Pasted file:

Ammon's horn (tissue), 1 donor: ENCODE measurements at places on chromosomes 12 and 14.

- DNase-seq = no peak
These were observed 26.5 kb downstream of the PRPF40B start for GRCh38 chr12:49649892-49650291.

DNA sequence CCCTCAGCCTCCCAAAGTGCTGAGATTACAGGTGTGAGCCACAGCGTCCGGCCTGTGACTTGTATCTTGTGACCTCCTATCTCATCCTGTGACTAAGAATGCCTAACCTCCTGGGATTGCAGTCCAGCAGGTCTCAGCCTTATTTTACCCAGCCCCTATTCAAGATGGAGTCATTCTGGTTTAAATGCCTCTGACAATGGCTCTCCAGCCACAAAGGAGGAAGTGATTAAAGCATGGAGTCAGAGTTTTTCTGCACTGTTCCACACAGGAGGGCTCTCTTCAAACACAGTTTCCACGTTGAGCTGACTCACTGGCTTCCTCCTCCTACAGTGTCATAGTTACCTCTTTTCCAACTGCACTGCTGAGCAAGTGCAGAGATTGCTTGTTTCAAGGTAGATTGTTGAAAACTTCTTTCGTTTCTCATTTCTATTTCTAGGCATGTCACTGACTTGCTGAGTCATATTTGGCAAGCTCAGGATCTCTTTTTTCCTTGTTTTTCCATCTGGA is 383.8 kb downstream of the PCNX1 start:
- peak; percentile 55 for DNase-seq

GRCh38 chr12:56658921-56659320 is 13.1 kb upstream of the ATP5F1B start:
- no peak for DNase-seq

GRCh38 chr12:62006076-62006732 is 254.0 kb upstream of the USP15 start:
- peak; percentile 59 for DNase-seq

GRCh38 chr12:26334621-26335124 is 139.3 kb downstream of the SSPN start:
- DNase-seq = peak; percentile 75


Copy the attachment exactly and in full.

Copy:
Ammon's horn (tissue), 1 donor: ENCODE measurements at places on chromosomes 12 and 14.

- DNase-seq = no peak
These were observed 26.5 kb downstream of the PRPF40B start for GRCh38 chr12:49649892-49650291.

DNA sequence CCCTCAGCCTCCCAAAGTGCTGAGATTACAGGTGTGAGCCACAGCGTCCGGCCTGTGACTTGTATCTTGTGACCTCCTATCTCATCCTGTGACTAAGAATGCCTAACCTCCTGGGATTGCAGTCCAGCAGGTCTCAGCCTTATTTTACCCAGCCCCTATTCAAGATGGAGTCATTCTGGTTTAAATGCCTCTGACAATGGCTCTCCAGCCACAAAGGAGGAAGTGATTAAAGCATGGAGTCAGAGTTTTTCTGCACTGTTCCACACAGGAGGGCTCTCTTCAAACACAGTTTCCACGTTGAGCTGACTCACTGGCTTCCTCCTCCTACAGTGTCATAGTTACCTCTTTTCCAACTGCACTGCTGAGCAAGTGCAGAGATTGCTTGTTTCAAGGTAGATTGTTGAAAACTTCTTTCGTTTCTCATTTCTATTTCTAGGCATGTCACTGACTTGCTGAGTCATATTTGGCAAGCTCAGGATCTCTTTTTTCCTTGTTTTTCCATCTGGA is 383.8 kb downstream of the PCNX1 start:
- peak; percentile 55 for DNase-seq

GRCh38 chr12:56658921-56659320 is 13.1 kb upstream of the ATP5F1B start:
- no peak for DNase-seq

GRCh38 chr12:62006076-62006732 is 254.0 kb upstream of the USP15 start:
- peak; percentile 59 for DNase-seq

GRCh38 chr12:26334621-26335124 is 139.3 kb downstream of the SSPN start:
- DNase-seq = peak; percentile 75